Howard Lake | 15 November 2000 | News eCircle offers charity e-mail list hosting Advertisement E-mail discussion list host eCircle is encouraging charities to use its free services to run e-mail discussion lists with supporters. An e-mail list is of course a key element of developing an online community and driving repeat visits to a Web site. eCircle even has a dedicated staff member to encourage charities,clubs and societies to use its services.Visit eCircle. About Howard Lake Howard Lake is a digital fundraising entrepreneur. Publisher of UK Fundraising, the world’s first web resource for professional fundraisers, since 1994. Trainer and consultant in digital fundraising. Founder of Fundraising Camp and co-founder of GoodJobs.org.uk. Researching massive growth in giving. 15 total views, 1 views today AddThis Sharing ButtonsShare to TwitterTwitterShare to FacebookFacebookShare to LinkedInLinkedInShare to EmailEmailShare to WhatsAppWhatsAppShare to MessengerMessengerShare to MoreAddThis AddThis Sharing ButtonsShare to TwitterTwitterShare to FacebookFacebookShare to LinkedInLinkedInShare to EmailEmailShare to WhatsAppWhatsAppShare to MessengerMessengerShare to MoreAddThis
Press Association The defeat means Chelsea dropped below London rivals Tottenham into fourth place in the table but with five games in a two-week period – including both legs of a Europa League quarter-final with Rubin Kazan – Benitez feels his side are still in the hunt for both a top-four finish and silverware. “I have confidence that we will finish in the top four and maybe we can win one or two trophies,” he added. “I have the belief and the confidence in these players because they have the quality and if they realise that we have to start games with the same intensity as the second half (against Southampton), we can beat anyone.” Chelsea have already played 54 games this season and the Blues’ players are no strangers to the rigours of playing midweek games off the back of league fixtures. But Benitez feels the proximity of the FA Cup replay against United – with the winners to face Manchester City in a Wembley semi-final – makes for difficult preparation. “This one is so close,” he said. “48 hours, less than 48 hours, you have to make decisions. If you have three days, four days you can manage in a different way. But two days between games is not easy. “It (the performance against United) has to be good. Everybody knows this is a massive game against a very good side in a massive competition. It has to be positive for the players.” Chelsea were without Juan Mata for the defeat at Southampton with the 24-year-old missing through illness. Mata has struck 18 goals in all competitions this season and is likely to return to face United but Gary Cahill, who is carrying a knee injury, is not expected to be fit in time. The FA Cup quarter-final replay against United comes less than 48 hours after the Barclays Premier League loss against the Saints. Benitez made seven changes for the trip to St Mary’s and the gamble backfired as goals from Jay Rodriguez and Rickie Lambert earned Southampton the victory, with returning skipper John Terry briefly levelling the scoreline in the first half. “You have to make decisions and use the squad,” he said. “Southampton is a good team on one level and Manchester United is another team on another level. In the league, you have more games to play and will be going to the end. In the FA Cup you have one game and you will be out. You have to find the balance for players who are playing more games or less games.” Chelsea interim manager Rafael Benitez has stood by his team selection for the 2-1 defeat at Southampton on Saturday as he prepares for Monday’s clash with Manchester United.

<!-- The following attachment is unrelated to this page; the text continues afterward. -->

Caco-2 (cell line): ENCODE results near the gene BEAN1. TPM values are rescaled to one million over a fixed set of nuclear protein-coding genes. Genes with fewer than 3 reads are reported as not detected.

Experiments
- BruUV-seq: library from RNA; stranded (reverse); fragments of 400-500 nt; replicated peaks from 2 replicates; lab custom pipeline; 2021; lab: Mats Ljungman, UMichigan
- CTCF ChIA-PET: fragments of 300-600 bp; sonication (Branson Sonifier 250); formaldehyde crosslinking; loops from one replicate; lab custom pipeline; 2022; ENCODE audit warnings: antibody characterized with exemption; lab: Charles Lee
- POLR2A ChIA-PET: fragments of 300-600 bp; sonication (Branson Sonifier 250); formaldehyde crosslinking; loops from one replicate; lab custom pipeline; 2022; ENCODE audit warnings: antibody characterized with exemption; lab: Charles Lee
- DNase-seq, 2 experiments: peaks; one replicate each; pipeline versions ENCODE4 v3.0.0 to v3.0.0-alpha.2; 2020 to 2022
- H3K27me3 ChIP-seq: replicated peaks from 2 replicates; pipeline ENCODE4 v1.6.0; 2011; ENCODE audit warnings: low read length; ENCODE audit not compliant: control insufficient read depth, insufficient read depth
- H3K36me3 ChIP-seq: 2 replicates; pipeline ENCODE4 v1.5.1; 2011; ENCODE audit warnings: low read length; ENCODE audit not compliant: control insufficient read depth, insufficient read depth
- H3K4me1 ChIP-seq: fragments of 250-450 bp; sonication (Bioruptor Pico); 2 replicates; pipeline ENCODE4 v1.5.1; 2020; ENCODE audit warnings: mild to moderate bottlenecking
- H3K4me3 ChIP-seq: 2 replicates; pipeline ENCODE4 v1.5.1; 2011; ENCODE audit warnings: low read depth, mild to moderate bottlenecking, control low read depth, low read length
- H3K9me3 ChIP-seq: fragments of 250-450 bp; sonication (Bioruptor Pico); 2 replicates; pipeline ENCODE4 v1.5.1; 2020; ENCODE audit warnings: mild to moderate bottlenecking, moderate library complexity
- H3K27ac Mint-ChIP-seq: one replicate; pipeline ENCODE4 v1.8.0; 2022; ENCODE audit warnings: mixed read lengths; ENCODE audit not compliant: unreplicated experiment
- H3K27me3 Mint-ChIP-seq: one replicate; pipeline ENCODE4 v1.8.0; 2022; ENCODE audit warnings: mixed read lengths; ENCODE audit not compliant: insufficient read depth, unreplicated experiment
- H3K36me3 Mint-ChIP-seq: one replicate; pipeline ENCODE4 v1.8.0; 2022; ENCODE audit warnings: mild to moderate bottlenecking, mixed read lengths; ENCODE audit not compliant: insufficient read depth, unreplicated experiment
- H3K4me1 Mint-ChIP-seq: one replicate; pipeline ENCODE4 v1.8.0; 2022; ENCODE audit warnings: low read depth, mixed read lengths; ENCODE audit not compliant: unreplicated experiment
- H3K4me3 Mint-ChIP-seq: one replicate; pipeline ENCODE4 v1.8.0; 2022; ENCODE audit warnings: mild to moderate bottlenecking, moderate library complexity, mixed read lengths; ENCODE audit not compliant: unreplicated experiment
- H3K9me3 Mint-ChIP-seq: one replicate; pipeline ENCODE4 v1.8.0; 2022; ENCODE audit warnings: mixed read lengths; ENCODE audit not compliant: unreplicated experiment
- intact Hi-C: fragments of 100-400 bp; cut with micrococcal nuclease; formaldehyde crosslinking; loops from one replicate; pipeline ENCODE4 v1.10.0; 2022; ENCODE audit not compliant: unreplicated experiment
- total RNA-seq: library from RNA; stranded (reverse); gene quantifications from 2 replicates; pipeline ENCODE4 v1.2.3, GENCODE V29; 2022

USC’s Thornton School of Music is set to introduce the first-ever venue designed to cater to the needs of songwriters.The new Songwriter’s Theater is a face-lift of a small 50-seat site built by the School of Cinematic Arts as a sound mixing stage in the early 1980s, according to USC News.This venue comes in light of the rapid growth of the popular music program over the past few years, from a small elective taken by 13 students to a nationally known program.The new 981-square-foot space will house state-of-the-art acoustics and lighting, as well as intricate curtains and lights to give it a retro feel.The theater will also include musical instruments such as a grand piano, a drum set and guitars donated by Taylor Guitars.Vice Dean of the Division of Contemporary Music and founder of the Popular Music Program Chris Sampson said the new venue was needed because of the importance that songwriting has in the study of music at Thornton.“For me, this room symbolizes the way that songwriting has become accepted within an educational environment,” Sampson told USC News. “We value the importance of the song as the place where it all starts. Without a great song, there’s nothing to record. There’s nothing to share with an audience.”Sampson is hoping that the theater will solidify the idea that all elements of the modern-day music industry begin with writing a song, and students’ time in the theater will further their passion for songwriting.The Songwriter’s Theater will open its doors to USC students and alumni from the popular music program, such as singer-songwriter Rozzi Crane, for its inauguration at 6 p.m. on March 24.